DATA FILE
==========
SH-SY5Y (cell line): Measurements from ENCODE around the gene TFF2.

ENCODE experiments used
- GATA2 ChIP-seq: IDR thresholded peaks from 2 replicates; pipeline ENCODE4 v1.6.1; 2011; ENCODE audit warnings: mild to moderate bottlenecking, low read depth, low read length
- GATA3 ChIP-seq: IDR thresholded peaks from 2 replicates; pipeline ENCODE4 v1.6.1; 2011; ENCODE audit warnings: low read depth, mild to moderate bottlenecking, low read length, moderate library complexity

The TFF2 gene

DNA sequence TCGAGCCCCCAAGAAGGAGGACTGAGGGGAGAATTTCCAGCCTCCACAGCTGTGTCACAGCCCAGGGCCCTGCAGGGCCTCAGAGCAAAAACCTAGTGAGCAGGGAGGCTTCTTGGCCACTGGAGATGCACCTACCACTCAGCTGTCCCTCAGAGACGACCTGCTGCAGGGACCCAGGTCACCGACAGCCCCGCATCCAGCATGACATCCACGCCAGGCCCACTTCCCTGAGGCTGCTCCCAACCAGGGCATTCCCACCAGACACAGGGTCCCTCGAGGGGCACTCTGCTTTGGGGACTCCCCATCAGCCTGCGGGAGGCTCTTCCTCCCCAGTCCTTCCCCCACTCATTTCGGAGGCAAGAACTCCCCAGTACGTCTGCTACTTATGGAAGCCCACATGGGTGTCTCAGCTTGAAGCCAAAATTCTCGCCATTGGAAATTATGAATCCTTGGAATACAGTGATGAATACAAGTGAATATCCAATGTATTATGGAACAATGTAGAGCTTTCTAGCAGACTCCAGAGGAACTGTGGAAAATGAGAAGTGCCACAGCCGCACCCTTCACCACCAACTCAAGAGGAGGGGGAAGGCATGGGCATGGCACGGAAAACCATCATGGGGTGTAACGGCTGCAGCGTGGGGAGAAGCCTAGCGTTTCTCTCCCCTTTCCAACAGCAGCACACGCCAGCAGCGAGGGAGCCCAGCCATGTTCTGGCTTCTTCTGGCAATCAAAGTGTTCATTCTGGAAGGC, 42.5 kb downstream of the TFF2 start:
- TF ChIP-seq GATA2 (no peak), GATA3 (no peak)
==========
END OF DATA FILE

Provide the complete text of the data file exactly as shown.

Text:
SH-SY5Y (cell line): Measurements from ENCODE around the gene TFF2.

ENCODE experiments used
- GATA2 ChIP-seq: IDR thresholded peaks from 2 replicates; pipeline ENCODE4 v1.6.1; 2011; ENCODE audit warnings: mild to moderate bottlenecking, low read depth, low read length
- GATA3 ChIP-seq: IDR thresholded peaks from 2 replicates; pipeline ENCODE4 v1.6.1; 2011; ENCODE audit warnings: low read depth, mild to moderate bottlenecking, low read length, moderate library complexity

The TFF2 gene

DNA sequence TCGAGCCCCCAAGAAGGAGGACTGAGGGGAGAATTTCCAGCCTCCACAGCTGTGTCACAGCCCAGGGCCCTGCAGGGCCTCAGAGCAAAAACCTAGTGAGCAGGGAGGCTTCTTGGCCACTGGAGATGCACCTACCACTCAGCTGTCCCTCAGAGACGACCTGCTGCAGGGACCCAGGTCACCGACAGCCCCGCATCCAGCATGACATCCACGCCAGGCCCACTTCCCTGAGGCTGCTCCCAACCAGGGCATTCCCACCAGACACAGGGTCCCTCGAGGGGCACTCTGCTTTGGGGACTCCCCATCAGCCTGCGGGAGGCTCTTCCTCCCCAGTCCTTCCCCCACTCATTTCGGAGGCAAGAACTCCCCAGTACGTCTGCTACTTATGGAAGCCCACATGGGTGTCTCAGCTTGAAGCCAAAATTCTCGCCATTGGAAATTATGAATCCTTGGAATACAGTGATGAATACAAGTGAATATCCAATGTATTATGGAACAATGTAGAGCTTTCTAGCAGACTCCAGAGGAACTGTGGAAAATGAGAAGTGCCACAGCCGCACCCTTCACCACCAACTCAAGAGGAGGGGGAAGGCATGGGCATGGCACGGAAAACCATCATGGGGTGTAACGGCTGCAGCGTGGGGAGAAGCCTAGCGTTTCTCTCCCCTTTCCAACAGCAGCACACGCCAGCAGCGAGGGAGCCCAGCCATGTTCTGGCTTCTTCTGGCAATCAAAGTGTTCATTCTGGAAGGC, 42.5 kb downstream of the TFF2 start:
- TF ChIP-seq GATA2 (no peak), GATA3 (no peak)